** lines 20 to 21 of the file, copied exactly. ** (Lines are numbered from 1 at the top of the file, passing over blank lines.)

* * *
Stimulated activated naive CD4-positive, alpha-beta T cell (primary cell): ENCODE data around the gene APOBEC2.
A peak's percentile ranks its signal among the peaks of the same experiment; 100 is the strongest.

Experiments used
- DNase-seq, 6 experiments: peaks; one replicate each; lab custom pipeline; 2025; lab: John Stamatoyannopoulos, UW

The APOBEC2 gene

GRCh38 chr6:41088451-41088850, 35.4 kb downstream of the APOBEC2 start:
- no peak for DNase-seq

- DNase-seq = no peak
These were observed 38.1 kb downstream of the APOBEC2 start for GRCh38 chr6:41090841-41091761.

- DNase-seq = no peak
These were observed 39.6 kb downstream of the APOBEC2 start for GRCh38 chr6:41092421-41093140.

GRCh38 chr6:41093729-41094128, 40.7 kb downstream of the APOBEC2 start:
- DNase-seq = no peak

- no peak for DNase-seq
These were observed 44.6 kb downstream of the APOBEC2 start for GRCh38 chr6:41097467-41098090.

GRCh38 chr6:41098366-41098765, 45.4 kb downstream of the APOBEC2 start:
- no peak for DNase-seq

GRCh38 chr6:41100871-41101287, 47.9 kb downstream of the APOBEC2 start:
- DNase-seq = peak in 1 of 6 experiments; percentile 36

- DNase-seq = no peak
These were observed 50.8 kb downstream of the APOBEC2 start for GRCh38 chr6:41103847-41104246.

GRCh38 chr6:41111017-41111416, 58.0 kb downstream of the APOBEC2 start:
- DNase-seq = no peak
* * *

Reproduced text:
- DNase-seq = no peak
These were observed 50.8 kb downstream of the APOBEC2 start for GRCh38 chr6:41103847-41104246.